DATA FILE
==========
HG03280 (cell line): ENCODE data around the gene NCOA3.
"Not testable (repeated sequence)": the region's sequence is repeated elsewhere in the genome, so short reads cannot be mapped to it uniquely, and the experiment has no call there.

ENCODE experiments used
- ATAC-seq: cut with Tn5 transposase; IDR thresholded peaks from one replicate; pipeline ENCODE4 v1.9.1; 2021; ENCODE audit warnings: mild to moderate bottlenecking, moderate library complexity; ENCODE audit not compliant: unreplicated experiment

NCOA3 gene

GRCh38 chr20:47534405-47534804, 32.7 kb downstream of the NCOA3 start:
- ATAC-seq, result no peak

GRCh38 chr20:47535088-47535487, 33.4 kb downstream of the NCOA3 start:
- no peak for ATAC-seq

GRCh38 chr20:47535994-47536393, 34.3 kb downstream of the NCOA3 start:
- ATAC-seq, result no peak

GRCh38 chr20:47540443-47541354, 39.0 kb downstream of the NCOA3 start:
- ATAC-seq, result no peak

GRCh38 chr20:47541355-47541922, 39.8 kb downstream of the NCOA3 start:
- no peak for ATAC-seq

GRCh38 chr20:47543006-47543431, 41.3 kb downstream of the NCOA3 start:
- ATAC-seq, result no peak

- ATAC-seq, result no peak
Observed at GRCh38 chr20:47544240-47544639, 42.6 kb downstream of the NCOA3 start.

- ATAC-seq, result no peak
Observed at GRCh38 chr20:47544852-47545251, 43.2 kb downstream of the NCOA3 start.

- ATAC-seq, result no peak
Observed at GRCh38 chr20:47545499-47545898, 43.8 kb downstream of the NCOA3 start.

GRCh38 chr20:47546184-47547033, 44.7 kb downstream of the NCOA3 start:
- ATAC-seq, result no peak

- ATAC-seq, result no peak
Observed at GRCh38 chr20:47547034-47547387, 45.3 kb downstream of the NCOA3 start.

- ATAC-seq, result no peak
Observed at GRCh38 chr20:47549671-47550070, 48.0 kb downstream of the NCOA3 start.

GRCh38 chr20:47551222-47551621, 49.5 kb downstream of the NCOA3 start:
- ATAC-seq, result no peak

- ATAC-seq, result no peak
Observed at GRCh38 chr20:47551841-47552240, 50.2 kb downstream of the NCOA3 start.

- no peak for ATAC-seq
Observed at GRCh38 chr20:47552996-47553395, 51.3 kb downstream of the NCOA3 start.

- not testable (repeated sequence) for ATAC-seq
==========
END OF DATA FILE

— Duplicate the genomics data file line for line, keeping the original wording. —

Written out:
HG03280 (cell line): ENCODE data around the gene NCOA3.
"Not testable (repeated sequence)": the region's sequence is repeated elsewhere in the genome, so short reads cannot be mapped to it uniquely, and the experiment has no call there.

ENCODE experiments used
- ATAC-seq: cut with Tn5 transposase; IDR thresholded peaks from one replicate; pipeline ENCODE4 v1.9.1; 2021; ENCODE audit warnings: mild to moderate bottlenecking, moderate library complexity; ENCODE audit not compliant: unreplicated experiment

NCOA3 gene

GRCh38 chr20:47534405-47534804, 32.7 kb downstream of the NCOA3 start:
- ATAC-seq, result no peak

GRCh38 chr20:47535088-47535487, 33.4 kb downstream of the NCOA3 start:
- no peak for ATAC-seq

GRCh38 chr20:47535994-47536393, 34.3 kb downstream of the NCOA3 start:
- ATAC-seq, result no peak

GRCh38 chr20:47540443-47541354, 39.0 kb downstream of the NCOA3 start:
- ATAC-seq, result no peak

GRCh38 chr20:47541355-47541922, 39.8 kb downstream of the NCOA3 start:
- no peak for ATAC-seq

GRCh38 chr20:47543006-47543431, 41.3 kb downstream of the NCOA3 start:
- ATAC-seq, result no peak

- ATAC-seq, result no peak
Observed at GRCh38 chr20:47544240-47544639, 42.6 kb downstream of the NCOA3 start.

- ATAC-seq, result no peak
Observed at GRCh38 chr20:47544852-47545251, 43.2 kb downstream of the NCOA3 start.

- ATAC-seq, result no peak
Observed at GRCh38 chr20:47545499-47545898, 43.8 kb downstream of the NCOA3 start.

GRCh38 chr20:47546184-47547033, 44.7 kb downstream of the NCOA3 start:
- ATAC-seq, result no peak

- ATAC-seq, result no peak
Observed at GRCh38 chr20:47547034-47547387, 45.3 kb downstream of the NCOA3 start.

- ATAC-seq, result no peak
Observed at GRCh38 chr20:47549671-47550070, 48.0 kb downstream of the NCOA3 start.

GRCh38 chr20:47551222-47551621, 49.5 kb downstream of the NCOA3 start:
- ATAC-seq, result no peak

- ATAC-seq, result no peak
Observed at GRCh38 chr20:47551841-47552240, 50.2 kb downstream of the NCOA3 start.

- no peak for ATAC-seq
Observed at GRCh38 chr20:47552996-47553395, 51.3 kb downstream of the NCOA3 start.

- not testable (repeated sequence) for ATAC-seq